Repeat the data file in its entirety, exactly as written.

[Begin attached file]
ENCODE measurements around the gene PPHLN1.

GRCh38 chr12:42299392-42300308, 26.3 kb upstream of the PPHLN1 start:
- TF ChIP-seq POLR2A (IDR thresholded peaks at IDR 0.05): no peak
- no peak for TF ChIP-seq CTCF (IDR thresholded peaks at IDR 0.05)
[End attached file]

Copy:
ENCODE measurements around the gene PPHLN1.

GRCh38 chr12:42299392-42300308, 26.3 kb upstream of the PPHLN1 start:
- TF ChIP-seq POLR2A (IDR thresholded peaks at IDR 0.05): no peak
- no peak for TF ChIP-seq CTCF (IDR thresholded peaks at IDR 0.05)